fiber saturation point

fiber saturation point

When drying or wetting wood, the point at which the wood fibers are saturated but there is no water in the cell cavities.
References in periodicals archive ?
Linear expansion and fiber saturation point of Guadua angustifolia Kunth
Lumber was subjected to natural drying for about half a year, from the green wood condition to near the fiber saturation point, during which time stress wave velocity and moisture content were measured about seven times.
The moisture content that corresponds to a complete loss of free water (with 100 percent of the bound water remaining) is known as the fiber saturation point. The moisture content changes below the fiber saturation point cause lost of bound water and adequate changes of wood volume.
They can never expand beyond the limit established by the fiber saturation point, the elastic limit set by the rubber bands.
Cell walls in wood fiber swell and shrink under the fiber saturation point (FSP).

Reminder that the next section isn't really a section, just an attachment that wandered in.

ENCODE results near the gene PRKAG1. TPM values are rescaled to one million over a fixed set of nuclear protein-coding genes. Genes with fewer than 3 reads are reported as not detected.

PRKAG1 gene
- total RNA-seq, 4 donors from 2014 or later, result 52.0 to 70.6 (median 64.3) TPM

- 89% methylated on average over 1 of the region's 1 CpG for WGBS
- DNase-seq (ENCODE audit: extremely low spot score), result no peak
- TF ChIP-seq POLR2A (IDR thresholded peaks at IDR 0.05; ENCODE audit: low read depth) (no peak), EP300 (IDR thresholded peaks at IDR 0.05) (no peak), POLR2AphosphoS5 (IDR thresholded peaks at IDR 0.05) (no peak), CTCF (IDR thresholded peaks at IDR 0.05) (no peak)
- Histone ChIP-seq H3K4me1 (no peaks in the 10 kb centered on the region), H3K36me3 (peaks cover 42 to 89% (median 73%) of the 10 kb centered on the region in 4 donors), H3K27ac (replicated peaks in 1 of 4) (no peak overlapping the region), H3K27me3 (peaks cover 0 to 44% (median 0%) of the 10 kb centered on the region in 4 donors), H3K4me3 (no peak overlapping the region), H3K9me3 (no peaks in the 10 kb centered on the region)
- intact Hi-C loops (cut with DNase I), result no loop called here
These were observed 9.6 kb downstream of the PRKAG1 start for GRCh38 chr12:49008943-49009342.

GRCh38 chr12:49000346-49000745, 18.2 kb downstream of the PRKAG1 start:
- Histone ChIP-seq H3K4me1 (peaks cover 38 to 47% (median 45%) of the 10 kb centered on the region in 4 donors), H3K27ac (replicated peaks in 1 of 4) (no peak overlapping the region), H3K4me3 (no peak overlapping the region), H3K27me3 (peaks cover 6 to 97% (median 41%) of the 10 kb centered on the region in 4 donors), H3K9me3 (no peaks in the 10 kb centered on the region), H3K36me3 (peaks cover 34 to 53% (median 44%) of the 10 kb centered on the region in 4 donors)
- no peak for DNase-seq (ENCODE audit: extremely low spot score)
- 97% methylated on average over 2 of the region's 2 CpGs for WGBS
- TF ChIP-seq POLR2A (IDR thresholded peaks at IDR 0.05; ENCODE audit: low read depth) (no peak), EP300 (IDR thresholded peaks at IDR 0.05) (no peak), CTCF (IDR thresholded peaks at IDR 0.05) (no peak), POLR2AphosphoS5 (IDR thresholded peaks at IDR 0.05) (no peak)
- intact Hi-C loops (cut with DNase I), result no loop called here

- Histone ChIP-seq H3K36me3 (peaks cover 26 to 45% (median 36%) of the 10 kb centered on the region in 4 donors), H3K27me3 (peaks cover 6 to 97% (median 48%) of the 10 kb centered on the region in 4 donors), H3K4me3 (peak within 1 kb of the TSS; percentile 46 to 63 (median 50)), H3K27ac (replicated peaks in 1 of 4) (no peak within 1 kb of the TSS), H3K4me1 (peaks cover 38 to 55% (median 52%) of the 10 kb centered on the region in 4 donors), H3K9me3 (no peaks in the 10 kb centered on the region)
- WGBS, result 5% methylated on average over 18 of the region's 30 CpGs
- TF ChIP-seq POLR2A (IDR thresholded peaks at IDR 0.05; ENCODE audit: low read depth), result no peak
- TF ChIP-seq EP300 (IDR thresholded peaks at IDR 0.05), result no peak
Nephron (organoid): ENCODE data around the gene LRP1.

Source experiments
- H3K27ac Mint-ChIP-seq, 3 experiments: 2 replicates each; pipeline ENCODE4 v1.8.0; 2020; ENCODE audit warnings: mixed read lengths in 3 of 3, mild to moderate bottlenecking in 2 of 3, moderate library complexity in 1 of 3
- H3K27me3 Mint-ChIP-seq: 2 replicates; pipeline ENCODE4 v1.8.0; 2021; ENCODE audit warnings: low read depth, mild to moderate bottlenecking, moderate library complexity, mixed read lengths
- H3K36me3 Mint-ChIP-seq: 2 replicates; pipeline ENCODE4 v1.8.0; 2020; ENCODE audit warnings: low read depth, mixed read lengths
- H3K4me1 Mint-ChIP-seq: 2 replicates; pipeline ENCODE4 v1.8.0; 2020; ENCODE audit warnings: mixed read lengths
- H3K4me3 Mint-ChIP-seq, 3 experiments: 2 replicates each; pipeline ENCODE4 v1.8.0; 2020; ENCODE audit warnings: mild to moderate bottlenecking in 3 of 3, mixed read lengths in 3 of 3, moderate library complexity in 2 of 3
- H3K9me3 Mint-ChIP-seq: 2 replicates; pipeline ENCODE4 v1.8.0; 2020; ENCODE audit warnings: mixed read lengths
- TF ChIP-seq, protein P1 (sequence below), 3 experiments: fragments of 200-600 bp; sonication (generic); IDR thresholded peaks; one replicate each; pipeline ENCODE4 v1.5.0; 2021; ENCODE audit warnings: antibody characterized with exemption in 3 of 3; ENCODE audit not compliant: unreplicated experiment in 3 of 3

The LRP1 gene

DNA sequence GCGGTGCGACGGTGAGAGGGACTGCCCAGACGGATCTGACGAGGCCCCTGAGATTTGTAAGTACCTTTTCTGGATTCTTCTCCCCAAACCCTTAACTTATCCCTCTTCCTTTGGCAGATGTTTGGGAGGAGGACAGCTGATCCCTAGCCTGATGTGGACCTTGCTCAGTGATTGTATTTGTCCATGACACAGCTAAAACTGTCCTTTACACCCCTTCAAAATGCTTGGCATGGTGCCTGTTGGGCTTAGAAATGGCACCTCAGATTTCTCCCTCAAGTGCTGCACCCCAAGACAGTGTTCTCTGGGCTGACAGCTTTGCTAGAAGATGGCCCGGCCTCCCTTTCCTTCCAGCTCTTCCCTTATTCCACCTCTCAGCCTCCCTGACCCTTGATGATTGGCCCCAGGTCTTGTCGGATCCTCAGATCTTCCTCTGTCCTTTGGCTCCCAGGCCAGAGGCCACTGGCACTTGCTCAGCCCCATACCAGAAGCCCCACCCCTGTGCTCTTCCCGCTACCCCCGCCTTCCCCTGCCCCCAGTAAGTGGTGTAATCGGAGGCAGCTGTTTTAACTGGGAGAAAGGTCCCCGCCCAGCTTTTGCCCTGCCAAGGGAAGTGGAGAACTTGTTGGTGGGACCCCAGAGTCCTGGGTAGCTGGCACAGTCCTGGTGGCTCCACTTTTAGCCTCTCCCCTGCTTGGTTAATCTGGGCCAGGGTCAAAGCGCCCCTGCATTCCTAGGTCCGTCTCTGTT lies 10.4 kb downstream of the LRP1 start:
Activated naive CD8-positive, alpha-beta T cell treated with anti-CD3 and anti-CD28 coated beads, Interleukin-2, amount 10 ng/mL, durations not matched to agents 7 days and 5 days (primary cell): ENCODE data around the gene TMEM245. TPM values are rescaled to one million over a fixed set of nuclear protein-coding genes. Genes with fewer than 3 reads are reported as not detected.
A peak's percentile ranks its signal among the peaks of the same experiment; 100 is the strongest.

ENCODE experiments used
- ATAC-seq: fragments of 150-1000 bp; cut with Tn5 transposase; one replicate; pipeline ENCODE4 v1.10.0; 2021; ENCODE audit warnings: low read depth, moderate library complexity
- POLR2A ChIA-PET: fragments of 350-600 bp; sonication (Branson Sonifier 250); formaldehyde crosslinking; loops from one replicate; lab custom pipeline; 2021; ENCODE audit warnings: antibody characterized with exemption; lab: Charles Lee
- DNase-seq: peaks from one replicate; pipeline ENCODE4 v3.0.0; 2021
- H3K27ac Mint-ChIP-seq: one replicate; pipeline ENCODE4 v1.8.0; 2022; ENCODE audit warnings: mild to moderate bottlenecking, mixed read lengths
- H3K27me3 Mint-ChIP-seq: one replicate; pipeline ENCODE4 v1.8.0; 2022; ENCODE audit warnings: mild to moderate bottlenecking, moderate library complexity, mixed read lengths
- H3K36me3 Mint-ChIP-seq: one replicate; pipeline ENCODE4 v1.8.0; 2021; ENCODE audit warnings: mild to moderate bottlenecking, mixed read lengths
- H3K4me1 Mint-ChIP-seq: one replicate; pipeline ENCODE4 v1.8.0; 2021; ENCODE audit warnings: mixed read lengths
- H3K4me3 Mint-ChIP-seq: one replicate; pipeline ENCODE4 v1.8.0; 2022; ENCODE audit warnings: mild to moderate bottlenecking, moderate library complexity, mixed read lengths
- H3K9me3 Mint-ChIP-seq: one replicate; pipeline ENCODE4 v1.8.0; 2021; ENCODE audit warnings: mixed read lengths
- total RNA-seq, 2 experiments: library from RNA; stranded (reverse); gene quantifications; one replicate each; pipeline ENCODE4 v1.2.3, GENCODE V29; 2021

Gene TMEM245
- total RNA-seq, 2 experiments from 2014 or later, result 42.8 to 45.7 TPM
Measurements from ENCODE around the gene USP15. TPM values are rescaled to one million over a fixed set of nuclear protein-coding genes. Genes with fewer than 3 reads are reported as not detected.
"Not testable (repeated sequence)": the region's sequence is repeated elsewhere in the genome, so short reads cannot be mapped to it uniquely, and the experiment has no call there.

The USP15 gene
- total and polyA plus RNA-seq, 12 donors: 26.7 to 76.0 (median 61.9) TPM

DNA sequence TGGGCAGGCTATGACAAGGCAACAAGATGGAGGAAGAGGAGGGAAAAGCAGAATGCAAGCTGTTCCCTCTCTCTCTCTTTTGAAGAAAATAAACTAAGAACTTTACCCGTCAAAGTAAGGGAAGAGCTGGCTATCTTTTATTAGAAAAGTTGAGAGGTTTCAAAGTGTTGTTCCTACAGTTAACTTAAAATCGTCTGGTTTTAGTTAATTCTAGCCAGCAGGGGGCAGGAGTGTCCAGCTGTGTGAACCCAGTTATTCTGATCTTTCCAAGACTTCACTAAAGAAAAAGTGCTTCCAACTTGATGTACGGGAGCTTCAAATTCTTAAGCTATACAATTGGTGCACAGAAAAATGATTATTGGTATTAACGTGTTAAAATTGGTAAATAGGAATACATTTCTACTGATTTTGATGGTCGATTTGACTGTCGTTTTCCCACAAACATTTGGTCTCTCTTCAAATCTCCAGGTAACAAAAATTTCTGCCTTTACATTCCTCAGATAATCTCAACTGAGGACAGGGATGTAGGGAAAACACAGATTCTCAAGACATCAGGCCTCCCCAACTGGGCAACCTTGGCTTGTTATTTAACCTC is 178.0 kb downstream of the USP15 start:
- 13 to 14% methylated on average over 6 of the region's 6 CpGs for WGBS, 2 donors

When the moisture content of the tracheids drops below the fiber saturation point (FSP), that is when lumina contain no "free" water but cell walls are fully saturated with liquid, further dehydration leads to cell wall shrinkage processes.
More precisely, wood only changes dimension between an absolutely dry state (completely free of moisture) and its fiber saturation point (the point at which the cell walls of the wood fibers are completely saturated with moisture).
Fiber saturation point, tangential shrinkage, cell structure, and a host of other technical terms have meaning and purpose in the ensuing process for each individual species.
We have recently demonstrated the use of a clinical MRI for imaging free water above the fiber saturation point in WPC boards exposed in exterior conditions in Vancouver, British Columbia, and Hilo, Hawaii (Gnatowski et al.
Generally, it applies to wood fungi: The minimum for wood decay is near the fiber saturation point of about 30% u, however, commonly slightly above this range because only then there is free water in the lumen void space.
When cell lumina contain no water, but cell walls are fully saturated with liquid ("fiber saturation point"), further dehydration leads to a shrinkage process, which can induce drying checks.
Full browser ?